Dishwashers made their big debut in US kitchens during the 1970's, just as 'environmentalism' became a major force. And they were well on their way to becoming an everyday appliance just as the first big oil price shock, a.k.a the "Arab Oil Embargo of 1973", hit. Those few of you who actually were around for that experience may recall a very noisy, relatively unreliable, cramped and ugly dishwasher wedged next to the sink. And we'll bet it consumed prodigious amounts of water, electricity, and cleaning products per load. Thirty five years later (a span of roughly three dishwasher design lives), we face a vastly more important world wide oil shock, while environmentalism, feminism, and the whole raft of related movements that began in the US during the 1970's, are relegated to the shadows of US public policy making, but getting attention in Europe and Asia. Dishwashers, not surprisingly, are the focus of significant new innovation that should apeal to TreeHuggers. With severe drought in it's 4th year in several Western US states, and lingering across the US Southeast and with the added burden of soaring electrical bills nationally, resource efficiency is back on the design stage
. "Ladies and Gentlemen
", as Ed Sullivan would have said back in the 1970's, 'Live on our Blog, [pause] TreeHugger presents a really big shoe. Please welcome GE's new SmartDispense technology, part of that "eco-imagination" thing
'.From the GE website: "Most unique is the dishwasher's ability to hold an entire 45 oz. bottle of liquid or gel dishwasher detergent and dispense just the right amount for each wash. Detergent amounts are determined based on water hardness in the home, which consumers measure with a water-hardness testing kit that comes with the product, soil level of dishes, and cycle selection. The detergent is automatically dispensed and lasts the average consumer two months
: the profile makes it possible to buy soap in bulk and expend only what's needed from a bulk re-fill, which eliminates the "if a little is good more is better" tendency toward overconsumtion of cleaning products. We're not there yet, but 4 design-lives later, there's a light at the end of the tunnel. Keep hoping for the 7'th generation TreeHuggers.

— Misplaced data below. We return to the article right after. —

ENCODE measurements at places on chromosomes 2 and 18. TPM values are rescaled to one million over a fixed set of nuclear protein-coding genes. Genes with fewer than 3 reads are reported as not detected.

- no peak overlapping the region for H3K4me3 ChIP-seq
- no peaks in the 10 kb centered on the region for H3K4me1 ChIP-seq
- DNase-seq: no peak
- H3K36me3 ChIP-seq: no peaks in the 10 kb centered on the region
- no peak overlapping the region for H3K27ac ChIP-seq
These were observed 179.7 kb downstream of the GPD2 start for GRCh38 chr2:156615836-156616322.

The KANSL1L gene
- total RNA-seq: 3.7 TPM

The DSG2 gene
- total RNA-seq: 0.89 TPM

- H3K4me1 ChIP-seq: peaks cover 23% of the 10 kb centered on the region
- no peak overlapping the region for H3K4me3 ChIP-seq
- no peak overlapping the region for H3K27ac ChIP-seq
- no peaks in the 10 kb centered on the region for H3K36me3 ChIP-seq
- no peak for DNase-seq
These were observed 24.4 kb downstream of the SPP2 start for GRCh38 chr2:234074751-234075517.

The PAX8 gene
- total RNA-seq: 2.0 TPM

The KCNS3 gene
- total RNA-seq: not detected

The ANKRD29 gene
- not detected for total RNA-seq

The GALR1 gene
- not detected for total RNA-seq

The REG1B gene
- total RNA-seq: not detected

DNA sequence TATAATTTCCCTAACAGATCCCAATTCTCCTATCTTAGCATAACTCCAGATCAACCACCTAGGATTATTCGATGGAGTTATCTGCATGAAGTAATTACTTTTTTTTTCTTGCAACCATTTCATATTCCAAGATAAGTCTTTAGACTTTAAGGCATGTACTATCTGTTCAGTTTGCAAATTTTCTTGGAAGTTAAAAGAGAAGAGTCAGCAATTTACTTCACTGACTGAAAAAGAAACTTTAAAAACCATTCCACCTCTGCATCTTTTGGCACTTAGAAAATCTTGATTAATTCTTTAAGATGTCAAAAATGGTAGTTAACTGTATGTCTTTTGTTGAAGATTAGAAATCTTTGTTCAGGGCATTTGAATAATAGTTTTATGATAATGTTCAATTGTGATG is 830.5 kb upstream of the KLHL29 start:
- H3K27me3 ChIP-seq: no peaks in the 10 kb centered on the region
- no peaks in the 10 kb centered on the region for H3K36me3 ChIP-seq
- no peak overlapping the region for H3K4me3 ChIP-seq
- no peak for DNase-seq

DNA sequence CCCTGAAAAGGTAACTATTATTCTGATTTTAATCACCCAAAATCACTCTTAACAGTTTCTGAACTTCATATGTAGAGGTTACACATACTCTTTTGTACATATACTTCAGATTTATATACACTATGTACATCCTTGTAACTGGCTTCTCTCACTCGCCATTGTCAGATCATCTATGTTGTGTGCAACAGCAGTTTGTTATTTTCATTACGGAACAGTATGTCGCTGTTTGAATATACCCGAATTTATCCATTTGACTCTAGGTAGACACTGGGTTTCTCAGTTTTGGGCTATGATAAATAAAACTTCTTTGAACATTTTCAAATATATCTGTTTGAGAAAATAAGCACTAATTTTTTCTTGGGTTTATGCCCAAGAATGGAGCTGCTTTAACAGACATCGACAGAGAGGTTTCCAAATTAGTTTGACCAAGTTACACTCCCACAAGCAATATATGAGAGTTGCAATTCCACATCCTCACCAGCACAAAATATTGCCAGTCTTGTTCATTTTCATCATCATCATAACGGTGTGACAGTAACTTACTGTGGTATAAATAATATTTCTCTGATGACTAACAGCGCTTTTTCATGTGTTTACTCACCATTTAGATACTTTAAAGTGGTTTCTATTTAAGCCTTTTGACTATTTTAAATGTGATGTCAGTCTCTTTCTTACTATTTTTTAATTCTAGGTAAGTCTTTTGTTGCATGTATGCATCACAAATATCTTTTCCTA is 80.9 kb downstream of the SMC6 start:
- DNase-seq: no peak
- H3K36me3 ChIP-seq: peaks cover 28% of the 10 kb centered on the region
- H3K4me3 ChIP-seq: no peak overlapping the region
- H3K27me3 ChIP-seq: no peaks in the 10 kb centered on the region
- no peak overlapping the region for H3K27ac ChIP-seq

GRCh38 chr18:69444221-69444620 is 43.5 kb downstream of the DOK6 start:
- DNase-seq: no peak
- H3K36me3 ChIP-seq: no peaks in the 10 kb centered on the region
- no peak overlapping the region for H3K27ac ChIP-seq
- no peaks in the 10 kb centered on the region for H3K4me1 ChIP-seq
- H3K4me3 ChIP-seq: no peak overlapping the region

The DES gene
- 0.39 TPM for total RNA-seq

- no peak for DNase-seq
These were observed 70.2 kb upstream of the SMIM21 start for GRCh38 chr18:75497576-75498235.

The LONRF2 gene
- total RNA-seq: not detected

Also: "A new optimized hydraulic system in the GE Profile uses less water while maintaining water velocity and pressure. Cycles have been optimized for the best wash/dry performance at the lowest energy usage. A reduced pump prime requires less water while the smart fill/cavitation sensing selects the appropriate water fill amount". Translation: reduced water consumption per load. Now add a greywater diversion valve to the toilet and we're almost there.
Here's the money cite: "...if all Americans used a GE Profile Dishwasher with SmartDispense technology, over 15.5 billion gallons of water a year would be saved - enough to fill more than 20,000 Olympic-sized pools".
Other features of the GE Profile (paraphrased and abbreviated from the original text):
* 'Noise level of 47 decibels (dBA)'.
* Has 'Single Rack Wash™ selection, which cleans up to five place settings in the upper rack by using only the top and middle wash arms, conserving water, energy...'
* 'CleanSensor™ technology, which continually monitors water temperature, soil levels and the dish load...'.
Big picture now. Why is this important? In the parlance of sustainability the GE Profile has "spread". Anybody in the market for a new dishwasher will likely encounter it, and it's not priced to compete with the elete imports, so the average person can contemplate it's purchase. That means "mainstreaming" can happen in a few years, just as it has with the hybrid propulsion after introduction of the Prius.